Cleaning And Maintaining Hardwood Flooring

Questions To Ask About Hardwood Flooring

Being an informed consumer can be one of the most beneficial things for you, especially when it comes to making large purchases. Researching and asking questions will provide you with the knowledge you need to make the right flooring choice for you and your lifestyle. When it comes to floors there are so many options out there: colours, finishes, materials, width, source, stains, etc. It can be overwhelming with the amount of choice out there and you may not even know where to start if you have not been able to ask the right questions to help narrow down your options.

With that in mind, here are 10 questions you need to be asking about flooring before you make a major purchase.

#1 Which Type Of Flooring Is Right For Me?

Why you should ask this question: the kind of environment you plan to install these floors in will dictate the kind of flooring you purchase. Rooms prone to dampness or humidity should not have solid hardwood floors installed, and should have engineered or another wood alternative purchased.

#2 Which Wood Species Should I Choose?

Why you should ask this question: the species you select will determine how your floor, and home, looks when all is said and done. Do you want the space to feel open and fresh, or cozy and traditional? Determining the end look and feel you want and then working backwards will help you to select the right species of flooring.

#3 Should I Get Factory Finished, Or Site Finished?

Why you should ask this question: it is pretty easy to measure and then calculate square footage of your room but when it comes to installing flooring you will need to account for waste. The floors are not cut to your custom corners or fireplace jut outs and so on. As a general rule you will need to order about 10% more than your square footage so that it can be cut and sized properly when it is being installed. This will also account for any boards that may be not exactly perfect, so you will still have enough even if one board is not quite straight.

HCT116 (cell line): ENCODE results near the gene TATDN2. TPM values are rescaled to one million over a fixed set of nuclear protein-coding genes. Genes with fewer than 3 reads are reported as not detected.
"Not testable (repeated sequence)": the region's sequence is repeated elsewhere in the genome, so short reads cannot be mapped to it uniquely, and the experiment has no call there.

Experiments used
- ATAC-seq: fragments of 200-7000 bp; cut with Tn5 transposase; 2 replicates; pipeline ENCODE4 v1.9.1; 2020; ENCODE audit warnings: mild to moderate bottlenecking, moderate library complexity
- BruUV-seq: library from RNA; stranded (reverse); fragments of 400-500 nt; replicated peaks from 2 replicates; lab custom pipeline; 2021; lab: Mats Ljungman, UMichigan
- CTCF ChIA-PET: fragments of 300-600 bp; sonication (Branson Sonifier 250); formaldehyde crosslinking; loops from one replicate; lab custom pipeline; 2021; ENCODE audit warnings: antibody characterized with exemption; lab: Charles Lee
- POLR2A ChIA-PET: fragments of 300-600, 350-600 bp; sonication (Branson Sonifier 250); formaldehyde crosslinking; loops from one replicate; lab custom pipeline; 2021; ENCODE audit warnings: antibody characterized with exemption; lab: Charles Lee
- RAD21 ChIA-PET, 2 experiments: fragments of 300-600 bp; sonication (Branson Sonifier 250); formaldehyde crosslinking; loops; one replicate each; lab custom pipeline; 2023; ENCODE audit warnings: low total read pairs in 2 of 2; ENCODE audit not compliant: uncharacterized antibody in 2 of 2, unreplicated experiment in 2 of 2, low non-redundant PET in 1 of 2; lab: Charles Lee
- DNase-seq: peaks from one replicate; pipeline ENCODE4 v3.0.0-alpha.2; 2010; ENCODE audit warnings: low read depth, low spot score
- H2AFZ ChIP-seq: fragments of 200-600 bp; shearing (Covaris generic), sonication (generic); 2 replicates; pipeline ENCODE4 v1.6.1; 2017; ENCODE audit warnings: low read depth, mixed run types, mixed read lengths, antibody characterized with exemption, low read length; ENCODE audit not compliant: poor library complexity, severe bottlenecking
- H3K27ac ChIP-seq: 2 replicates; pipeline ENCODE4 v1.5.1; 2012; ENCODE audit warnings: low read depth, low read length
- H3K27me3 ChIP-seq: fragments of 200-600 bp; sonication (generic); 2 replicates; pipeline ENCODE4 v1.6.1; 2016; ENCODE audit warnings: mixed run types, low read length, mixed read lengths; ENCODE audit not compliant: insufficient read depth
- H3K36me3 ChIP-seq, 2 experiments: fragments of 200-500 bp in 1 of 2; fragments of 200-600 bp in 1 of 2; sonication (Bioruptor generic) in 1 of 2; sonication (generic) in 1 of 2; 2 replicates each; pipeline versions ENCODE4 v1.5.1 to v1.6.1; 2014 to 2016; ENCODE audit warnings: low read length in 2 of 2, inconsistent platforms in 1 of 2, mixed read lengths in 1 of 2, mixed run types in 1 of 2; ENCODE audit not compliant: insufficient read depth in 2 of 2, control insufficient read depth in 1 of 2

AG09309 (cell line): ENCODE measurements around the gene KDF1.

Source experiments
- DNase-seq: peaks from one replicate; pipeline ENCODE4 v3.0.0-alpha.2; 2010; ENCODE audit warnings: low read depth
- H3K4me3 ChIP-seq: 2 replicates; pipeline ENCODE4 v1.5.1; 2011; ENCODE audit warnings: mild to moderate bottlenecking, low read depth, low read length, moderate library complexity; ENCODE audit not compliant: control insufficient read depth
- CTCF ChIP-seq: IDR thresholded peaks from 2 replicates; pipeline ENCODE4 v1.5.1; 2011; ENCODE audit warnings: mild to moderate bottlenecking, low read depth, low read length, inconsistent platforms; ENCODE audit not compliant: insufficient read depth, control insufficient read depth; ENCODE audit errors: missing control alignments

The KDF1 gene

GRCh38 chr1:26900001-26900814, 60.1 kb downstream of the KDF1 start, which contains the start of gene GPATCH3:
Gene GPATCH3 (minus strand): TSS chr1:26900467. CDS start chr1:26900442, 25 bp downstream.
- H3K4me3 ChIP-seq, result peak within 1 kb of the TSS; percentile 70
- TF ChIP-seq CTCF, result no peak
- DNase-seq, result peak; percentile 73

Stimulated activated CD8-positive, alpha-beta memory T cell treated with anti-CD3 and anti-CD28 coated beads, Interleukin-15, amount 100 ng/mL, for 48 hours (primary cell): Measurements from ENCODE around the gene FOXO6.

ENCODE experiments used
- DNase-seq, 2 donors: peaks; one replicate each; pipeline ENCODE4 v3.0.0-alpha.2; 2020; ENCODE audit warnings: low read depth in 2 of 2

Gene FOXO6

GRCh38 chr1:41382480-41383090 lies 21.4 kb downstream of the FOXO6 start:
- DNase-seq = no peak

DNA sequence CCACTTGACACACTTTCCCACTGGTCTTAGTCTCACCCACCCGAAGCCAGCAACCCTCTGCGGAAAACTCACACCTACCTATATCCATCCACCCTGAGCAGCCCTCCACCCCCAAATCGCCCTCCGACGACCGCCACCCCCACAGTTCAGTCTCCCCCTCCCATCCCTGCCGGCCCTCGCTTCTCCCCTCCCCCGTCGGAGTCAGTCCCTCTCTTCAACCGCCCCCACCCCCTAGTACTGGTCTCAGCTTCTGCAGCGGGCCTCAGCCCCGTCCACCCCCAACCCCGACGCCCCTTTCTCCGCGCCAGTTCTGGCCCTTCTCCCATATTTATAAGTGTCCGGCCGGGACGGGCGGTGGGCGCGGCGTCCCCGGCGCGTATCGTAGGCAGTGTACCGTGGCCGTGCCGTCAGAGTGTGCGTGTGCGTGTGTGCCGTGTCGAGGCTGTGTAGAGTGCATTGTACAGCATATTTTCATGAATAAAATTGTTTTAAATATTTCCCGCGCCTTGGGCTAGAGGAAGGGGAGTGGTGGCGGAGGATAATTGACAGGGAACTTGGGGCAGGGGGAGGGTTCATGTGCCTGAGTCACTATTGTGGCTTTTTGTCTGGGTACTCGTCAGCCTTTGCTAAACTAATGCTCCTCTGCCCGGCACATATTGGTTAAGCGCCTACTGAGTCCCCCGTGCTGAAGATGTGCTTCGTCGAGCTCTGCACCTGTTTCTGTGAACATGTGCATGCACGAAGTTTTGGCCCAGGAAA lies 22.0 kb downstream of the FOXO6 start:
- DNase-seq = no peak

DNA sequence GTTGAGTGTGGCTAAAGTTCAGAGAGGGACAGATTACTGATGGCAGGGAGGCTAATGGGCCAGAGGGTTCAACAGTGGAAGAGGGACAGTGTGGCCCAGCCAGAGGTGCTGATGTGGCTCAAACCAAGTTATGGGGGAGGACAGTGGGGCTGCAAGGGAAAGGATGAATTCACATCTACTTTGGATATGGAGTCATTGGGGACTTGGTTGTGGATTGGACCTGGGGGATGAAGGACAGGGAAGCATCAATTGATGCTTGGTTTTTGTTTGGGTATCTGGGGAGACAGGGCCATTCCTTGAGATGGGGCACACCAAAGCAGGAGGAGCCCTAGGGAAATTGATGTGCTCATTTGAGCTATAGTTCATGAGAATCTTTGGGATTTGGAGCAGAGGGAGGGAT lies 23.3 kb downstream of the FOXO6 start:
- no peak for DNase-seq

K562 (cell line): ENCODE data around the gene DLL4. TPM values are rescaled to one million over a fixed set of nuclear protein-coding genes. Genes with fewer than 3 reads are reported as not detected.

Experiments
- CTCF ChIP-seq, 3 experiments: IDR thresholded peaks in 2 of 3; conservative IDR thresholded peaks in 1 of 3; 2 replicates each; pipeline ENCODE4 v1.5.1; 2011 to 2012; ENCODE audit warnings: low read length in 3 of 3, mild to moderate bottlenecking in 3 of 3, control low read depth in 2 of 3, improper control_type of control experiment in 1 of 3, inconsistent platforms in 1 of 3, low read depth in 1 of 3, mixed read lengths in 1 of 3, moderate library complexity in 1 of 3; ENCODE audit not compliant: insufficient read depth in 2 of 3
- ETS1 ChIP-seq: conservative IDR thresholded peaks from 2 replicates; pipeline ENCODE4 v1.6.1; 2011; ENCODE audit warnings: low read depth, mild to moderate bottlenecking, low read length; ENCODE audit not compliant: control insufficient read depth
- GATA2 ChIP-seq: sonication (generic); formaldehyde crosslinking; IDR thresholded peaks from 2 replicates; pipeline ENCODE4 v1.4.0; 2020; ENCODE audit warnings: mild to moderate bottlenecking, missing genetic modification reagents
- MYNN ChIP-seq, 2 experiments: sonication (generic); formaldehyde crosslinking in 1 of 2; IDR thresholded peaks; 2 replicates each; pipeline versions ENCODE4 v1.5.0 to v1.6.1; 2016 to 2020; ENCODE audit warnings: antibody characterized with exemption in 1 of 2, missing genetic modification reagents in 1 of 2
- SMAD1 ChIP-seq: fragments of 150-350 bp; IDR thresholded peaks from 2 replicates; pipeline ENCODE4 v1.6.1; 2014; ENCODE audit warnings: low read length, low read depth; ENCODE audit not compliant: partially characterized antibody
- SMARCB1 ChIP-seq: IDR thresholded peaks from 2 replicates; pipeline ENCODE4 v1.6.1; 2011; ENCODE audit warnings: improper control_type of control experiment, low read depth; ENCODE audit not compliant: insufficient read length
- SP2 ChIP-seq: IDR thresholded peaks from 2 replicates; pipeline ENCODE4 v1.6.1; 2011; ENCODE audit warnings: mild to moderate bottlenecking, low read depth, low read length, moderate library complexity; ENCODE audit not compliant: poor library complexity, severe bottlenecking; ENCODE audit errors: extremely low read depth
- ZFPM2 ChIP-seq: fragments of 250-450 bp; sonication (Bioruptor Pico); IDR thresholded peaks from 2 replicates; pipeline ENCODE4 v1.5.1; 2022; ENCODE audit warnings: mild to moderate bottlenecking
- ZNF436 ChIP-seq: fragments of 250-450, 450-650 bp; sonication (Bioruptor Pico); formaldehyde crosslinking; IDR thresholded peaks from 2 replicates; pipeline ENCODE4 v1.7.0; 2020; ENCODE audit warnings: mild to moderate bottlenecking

#4 My Room Is 10’ X 10’, How Much Material Do I Really Need?

Why you should ask this question: it is pretty easy to measure and then calculate square footage of your room but when it comes to installing flooring you will need to account for waste. The floors are not cut to your custom corners or fireplace jut outs and so on. As a general rule you will need to order about 10% more than your square footage so that it can be cut and sized properly when it is being installed. This will also account for any boards that may be not exactly perfect, so you will still have enough even if one board is not quite straight.

#5 What Kind Of Finish Is Right For Me?

Why you should ask this question: this question is purely based on preference and lifestyle. If you decide to go with site finished floors, you can actually have any finish that you want, but if you go with factory finished you are limited to what is already made. As a general rule, the more matte you finish is the less it will show scratches, nicks and dirt.

Questions to Ask Your Contractor Before a Hardwood Flooring Installation

Whether this is your first time working with a contractor or you’ve already completed several home improvement projects with professional assistance, knowing what to ask is critical. Before hiring an experienced professional to install new hardwood floors, ask your contractor the following eight questions.

What Type of Hardwood Flooring Is Best for My Home?

If you’ve already decided to install hardwood flooring in your home, you might have a good idea about the type of hardwood flooring you want. An experienced contractor can offer expert advice about the type of flooring that will work best with your home’s style. For instance, you might not have considered one of the hardest options, like hickory, or one of the more sustainable options, like bamboo. A contractor can also recommend the right kind of hardwood for your home’s natural environment. If you live in an area with high humidity levels, for instance, your contractor can help you decide on a type of hardwood that won’t warp due to moisture.

What Is Your Anticipated Installation Timeline?